Some reverent thoughts about what makes Led Zeppelin so unique and timeless appear on this blog dedicated to Canadian musician Ian Thornley. The piece relates to what Jimmy Page and John Paul Jones ought to do musically after forming their new band featuring Jason Bonham and a yet-unnamed singer. The author also asks some good questions about what influence Page and Jones might glean from collaborating with bandmates who are decades younger.
    The consistently good Tight But Loose author Dave Lewis drums up another round of eloquence in his lastest Diary entry, which opens with his reaction to the unexpected death of drummer Michael Lee just days after his 39th birthday. Lewis then segues to his thoughts on the holiday shopping season (which will be very much underway in the United States in just a few hours) and the early Christmas gift in 1982 that was Led Zeppelin's first posthumous album, Coda.

Both of these are worth reading, I think.

Wednesday, November 26, 2008

Report: Robert Plant plans to record second album with Alison Krauss, T Bone Burnett

Not noticed here until last night, the Birmingham Evening Mail in England reported last Friday, Nov. 21:
Plant well away from tour plans

Robert Plant tries to avoid questions about his role in the proposed Led Zeppelin reunion tour - but Hancock managed to steer him in that direction at Bilston's Robin 2 club.

Robert made a surprise on-stage appearance to mark singer Ricky Cool's 30 years in music and confirmed to Hancock he would not be joining Jimmy Page, John Paul Jones and Jason Bonham on the road. He said it was partly because he'd be busy working on the follow-up to his awardwinning Raising Sand LP.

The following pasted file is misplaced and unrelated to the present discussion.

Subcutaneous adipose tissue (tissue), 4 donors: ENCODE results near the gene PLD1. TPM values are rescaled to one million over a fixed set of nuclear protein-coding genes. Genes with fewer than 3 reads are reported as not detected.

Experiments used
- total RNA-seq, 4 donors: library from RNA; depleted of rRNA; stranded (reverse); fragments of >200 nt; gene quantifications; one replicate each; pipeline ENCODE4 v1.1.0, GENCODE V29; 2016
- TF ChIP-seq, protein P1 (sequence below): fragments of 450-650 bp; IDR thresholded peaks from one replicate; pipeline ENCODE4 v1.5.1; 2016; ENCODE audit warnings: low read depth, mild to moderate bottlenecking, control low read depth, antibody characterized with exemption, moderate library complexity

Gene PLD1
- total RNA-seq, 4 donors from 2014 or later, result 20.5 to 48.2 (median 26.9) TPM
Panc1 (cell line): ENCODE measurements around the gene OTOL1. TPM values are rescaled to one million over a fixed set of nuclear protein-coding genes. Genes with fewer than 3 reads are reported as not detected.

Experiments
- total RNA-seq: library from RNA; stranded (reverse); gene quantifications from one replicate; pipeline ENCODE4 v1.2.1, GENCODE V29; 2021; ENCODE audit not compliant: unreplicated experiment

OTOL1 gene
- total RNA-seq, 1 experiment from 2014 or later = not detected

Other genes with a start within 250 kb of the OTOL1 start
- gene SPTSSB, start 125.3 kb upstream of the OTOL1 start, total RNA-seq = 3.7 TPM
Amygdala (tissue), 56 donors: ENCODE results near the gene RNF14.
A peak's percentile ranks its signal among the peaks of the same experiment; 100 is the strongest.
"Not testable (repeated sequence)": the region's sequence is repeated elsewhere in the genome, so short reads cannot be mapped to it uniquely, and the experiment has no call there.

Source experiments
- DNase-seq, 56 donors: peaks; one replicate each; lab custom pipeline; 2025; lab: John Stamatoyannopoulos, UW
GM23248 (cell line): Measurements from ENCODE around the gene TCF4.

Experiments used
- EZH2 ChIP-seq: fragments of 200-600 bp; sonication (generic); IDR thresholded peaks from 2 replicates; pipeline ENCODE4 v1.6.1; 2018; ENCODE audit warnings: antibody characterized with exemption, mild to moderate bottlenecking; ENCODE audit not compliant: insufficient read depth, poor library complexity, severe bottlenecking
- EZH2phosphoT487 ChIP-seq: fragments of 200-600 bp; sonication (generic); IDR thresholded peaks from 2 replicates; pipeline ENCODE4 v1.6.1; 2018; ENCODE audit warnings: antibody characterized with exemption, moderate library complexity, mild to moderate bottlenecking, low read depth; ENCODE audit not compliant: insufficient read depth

"In January, I'm starting to record a new album with Alison Krauss and T Bone Burnett," he revealed, before adding "but I understand that everyone's got to eat," implying that the Plant-less Led Zep has his blessing.

But before he joined the Big Town Playboys on stage for a couple of bluesy numbers, he imparted one piece of significant information: "They won't be calling it Led Zeppelin!"
The Birmingham Evening Mail doesn't report when this conversation took place, but exhaustive Robert Plant fan site Manic Nirvana says it took place Nov. 6.

If that's correct, it's funny the Birmingham Evening Mail took all of two weeks to report on the only known statement by Plant on the topic of Led Zeppelin since September, when he said he was taking two years off from all touring and that he didn't see himself participating in any form of Led Zeppelin reunion.

Anyway, this is the first we're hearing any kind of official confirmation that Plant and Krauss, with producer Burnett, will be working together on a follow-up to their 2007 album Raising Sand.

And Plant's parting comment -- that Page and Jones "won't be calling" their group "Led Zeppelin" -- is in line with the latest word from Page's management. As reported Nov. 12, a representative for management company QPrime told Rolling Stone's Brian Hiatt, "Whatever this is, it is not Led Zeppelin. ... Not without the involvement of Robert Plant."

So, to summarize, Plant on the likelihood of Page, Jones and Jason Bonham going out on the road with a new singer: "Everyone's got to eat." I can just see the comments on this site raining in now ...

Sara Watkins album, produced by John Paul Jones, set for April release on Nonesuch

An album produced by John Paul Jones will be released April 7, 2009.

The self-titled debut of Nickel Creek member Sara Watkins now has a firm release date thanks to the support of Nonesuch Records, which this week announced its signing of the 27-year-old singer, guitarist and fiddle player.

In a statement released by Nonesuch, Watkins recalls when she first met Jones.
"A couple of years ago I saw John Paul Jones at the Cambridge folk festival. He came up after Nickel Creek's performance and said that if I didn't let him produce my record he would never talk to me again. I was thrilled that he was that excited about it."